Binah (binah1013) wrote,

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I can so relate

The Pew Research Center just released a survey on American's views on marriage and its relation to parenthood, etc. Evidently some are clutching their pearls because children are no longer considered the primary reason for marriage. *shrug* As part of a happy marriage that considers our kitties as close to children as we ever want to get, this isn't news to me.

It seems I know more and more married women shying from the idea of children--though I do have a number of mommies on my flist. And good for them. Somebody needs to carry on the human race. Just not me. But I don't think even the mommies I know have expressed the opinion that marriage was all about children. Though I do know one mommy in RL that seems to be in an unhappy marriage, but loves her child to death. She lives for her daughter and talks about her all the time. It's striking because she never mentions her husband.

Some of my married but childless friends are women who when they were young, thought they would have children. And yet when it's time to make the decision to have them, they waver. But in any case, their wavering has nothing to do with their marriages, but rather imagining how to fit children into already hectic lives. For at least one of them, she's an A-type personality and a workaholic. I almost think kids would be good for her as a way to break her of her workaholicism, but I think her 10 year old step-daughter has turned her off having kids. Not that she has a bad relationship with the step-daughter, but I don't think she's always enjoyed being a part-time mommy for the last 6 years.

Extensive babysitting during my teen years taught me that I don't really enjoy children past the 3 hour mark. Cliff does enjoy children, but after he plays with his nephews and nieces (and grand nephews/nieces) he says he's glad the kids don't go home with him. I think he'd be a great dad, but alas, we're both in agreement on not having children issue.

From Salon's Broadsheet

Oh, horrors: Childless marriages, unwed cohabitation!

Grab a paper bag. This new survey of Americans' views on marriage could very well cause hyperventilation. The Pew Research Center survey's two biggest finds: Having kids is no longer seen as key to a successful marriage and younger, unwed couples are increasingly cohabitating.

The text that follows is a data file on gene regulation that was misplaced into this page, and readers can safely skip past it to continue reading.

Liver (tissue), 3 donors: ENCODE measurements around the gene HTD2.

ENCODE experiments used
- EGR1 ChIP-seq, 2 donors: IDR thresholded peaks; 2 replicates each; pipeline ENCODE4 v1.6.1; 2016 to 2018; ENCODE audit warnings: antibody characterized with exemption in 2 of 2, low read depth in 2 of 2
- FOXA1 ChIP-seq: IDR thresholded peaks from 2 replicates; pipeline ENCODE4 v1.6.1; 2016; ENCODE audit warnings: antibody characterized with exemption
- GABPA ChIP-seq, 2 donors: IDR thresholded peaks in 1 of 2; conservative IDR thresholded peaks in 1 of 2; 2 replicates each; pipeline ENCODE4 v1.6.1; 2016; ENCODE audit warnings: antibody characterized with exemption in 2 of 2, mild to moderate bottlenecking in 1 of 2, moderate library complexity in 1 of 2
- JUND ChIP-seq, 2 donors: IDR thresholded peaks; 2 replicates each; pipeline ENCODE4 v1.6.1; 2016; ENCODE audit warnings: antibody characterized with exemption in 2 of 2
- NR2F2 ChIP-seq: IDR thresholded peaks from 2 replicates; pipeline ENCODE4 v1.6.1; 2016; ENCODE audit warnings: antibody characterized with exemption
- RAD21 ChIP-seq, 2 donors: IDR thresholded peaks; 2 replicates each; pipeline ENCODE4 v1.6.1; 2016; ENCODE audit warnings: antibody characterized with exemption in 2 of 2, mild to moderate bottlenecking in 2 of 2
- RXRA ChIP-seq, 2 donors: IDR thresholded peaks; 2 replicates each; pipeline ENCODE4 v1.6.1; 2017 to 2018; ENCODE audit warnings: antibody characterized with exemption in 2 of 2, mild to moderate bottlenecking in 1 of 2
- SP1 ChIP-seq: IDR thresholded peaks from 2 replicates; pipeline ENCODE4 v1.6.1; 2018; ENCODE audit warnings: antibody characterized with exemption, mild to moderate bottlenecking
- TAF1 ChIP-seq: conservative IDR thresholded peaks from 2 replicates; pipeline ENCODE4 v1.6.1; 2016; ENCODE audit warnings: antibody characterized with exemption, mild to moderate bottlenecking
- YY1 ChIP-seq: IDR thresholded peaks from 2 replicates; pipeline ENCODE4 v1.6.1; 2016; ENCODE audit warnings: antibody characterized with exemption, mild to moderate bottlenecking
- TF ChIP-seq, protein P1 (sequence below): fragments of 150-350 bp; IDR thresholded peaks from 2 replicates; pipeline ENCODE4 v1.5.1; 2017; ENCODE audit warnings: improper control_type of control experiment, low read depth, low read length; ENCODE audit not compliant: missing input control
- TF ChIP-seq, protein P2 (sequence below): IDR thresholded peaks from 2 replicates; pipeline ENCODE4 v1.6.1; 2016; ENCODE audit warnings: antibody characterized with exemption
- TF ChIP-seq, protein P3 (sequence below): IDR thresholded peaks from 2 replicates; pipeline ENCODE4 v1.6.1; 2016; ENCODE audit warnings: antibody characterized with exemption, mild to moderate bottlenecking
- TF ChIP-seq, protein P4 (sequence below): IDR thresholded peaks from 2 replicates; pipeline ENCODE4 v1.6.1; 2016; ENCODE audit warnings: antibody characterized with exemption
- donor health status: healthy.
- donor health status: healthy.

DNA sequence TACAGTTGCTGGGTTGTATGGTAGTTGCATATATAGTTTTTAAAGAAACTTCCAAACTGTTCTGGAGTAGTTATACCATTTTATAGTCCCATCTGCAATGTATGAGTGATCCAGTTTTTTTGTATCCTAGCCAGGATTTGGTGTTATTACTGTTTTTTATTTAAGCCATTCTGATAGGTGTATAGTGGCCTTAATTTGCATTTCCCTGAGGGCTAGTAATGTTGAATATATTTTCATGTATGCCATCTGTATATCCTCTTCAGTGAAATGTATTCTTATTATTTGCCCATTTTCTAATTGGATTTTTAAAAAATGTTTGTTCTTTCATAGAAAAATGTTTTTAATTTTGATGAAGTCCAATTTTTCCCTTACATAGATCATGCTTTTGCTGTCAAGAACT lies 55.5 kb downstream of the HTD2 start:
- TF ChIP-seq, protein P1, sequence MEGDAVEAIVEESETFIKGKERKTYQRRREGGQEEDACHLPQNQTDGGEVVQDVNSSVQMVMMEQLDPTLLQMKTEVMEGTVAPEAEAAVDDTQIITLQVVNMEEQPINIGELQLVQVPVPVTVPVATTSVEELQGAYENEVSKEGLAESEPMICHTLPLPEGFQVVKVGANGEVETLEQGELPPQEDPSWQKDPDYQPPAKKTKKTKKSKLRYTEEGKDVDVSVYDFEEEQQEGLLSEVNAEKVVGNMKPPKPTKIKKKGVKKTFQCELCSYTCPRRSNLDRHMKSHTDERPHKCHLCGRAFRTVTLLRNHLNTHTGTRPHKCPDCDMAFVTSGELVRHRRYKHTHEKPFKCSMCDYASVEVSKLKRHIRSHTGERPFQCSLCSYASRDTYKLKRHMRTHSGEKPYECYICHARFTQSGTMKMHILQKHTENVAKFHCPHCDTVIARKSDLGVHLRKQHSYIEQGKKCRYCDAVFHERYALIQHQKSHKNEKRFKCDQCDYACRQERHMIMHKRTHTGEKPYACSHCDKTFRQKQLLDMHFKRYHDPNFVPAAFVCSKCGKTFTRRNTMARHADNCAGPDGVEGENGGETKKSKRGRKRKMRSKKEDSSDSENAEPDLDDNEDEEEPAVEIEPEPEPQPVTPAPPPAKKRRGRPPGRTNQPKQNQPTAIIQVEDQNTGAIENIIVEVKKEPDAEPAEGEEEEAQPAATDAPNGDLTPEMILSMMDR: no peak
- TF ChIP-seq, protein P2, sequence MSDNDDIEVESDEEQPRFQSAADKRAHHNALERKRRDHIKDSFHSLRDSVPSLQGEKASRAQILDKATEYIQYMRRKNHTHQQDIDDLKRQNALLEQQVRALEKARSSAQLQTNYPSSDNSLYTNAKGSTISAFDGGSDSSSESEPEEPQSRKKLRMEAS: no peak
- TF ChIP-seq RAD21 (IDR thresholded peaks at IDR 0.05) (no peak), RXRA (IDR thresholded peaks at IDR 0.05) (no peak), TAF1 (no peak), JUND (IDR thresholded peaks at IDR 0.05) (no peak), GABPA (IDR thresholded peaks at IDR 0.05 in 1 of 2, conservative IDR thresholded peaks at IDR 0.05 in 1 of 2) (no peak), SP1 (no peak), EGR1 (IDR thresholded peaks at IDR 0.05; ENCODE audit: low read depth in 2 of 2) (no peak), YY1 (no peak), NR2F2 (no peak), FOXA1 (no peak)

The survey's findings failed to sound any alarm bells in my mind, but it seems to have successfully sent some into hysterics. And ... only agitated those already in hysterics over the current state of matrimony in America. For instance, the Associated Press quotes Barbara Dafoe Whitehead of Rutgers University's, ahem, National Marriage Project: "The popular culture is increasingly oriented to fulfilling the X-rated fantasies and desires of adults. Child-rearing values -- sacrifice, stability, dependability, maturity -- seem stale and musty by comparison." Wowza! In one fell swoop she manages to blame poor parenting on pop culture and sexuality.

Why the hand-wringing over the findings? The survey found that "children had fallen to eighth out of nine on a list of factors that people associate with successful marriages," reports the AP. In fact, sharing in household chores and having a satisfying sex life were seen as more essential than children to a good marriage. What's more, 65 percent of Americans say the purpose of marriage is "mutual happiness and fulfillment"; only 23 percent say it instead services the "bearing and raising of children."

None of this suggests that parenting has become a low priority in America. In fact, the survey found that nearly all parents rank their children as one of their greatest sources of happiness and fulfillment. And, interestingly, Americans list unwed parenthood as a major concern. What's changed is that adults expect marriage to be personally rewarding; most agree that divorce is preferable to sticking with an unhappy marriage. This doesn't spell the downfall of marriage, which, let's face it, isn't doing all that well. Instead, I'd argue Americans might be slowly edging toward a more realistic model for marital success. It's no longer viewed as a construction that merely facilitates raising children. As Dafoe Whitehead told the Washington Post: "Marriage and kids were kind of hyphenated before and now the hyphens have been removed."

It's a meaty survey, so I recommend taking a look at it yourself. It's interesting, too, to scan the headlines that ran with the various newspaper coverage of the survey; not only does it show the range of the findings, but the various media slants: "Cohabitation, Unwed Motherhood Soaring in Younger Generation," "To Be Happy in Marriage, Baby Carriage Not Required," and "Key to a Good Marriage? Share Housework."

-- Tracy Clark-Flory

Tags: children, marriage

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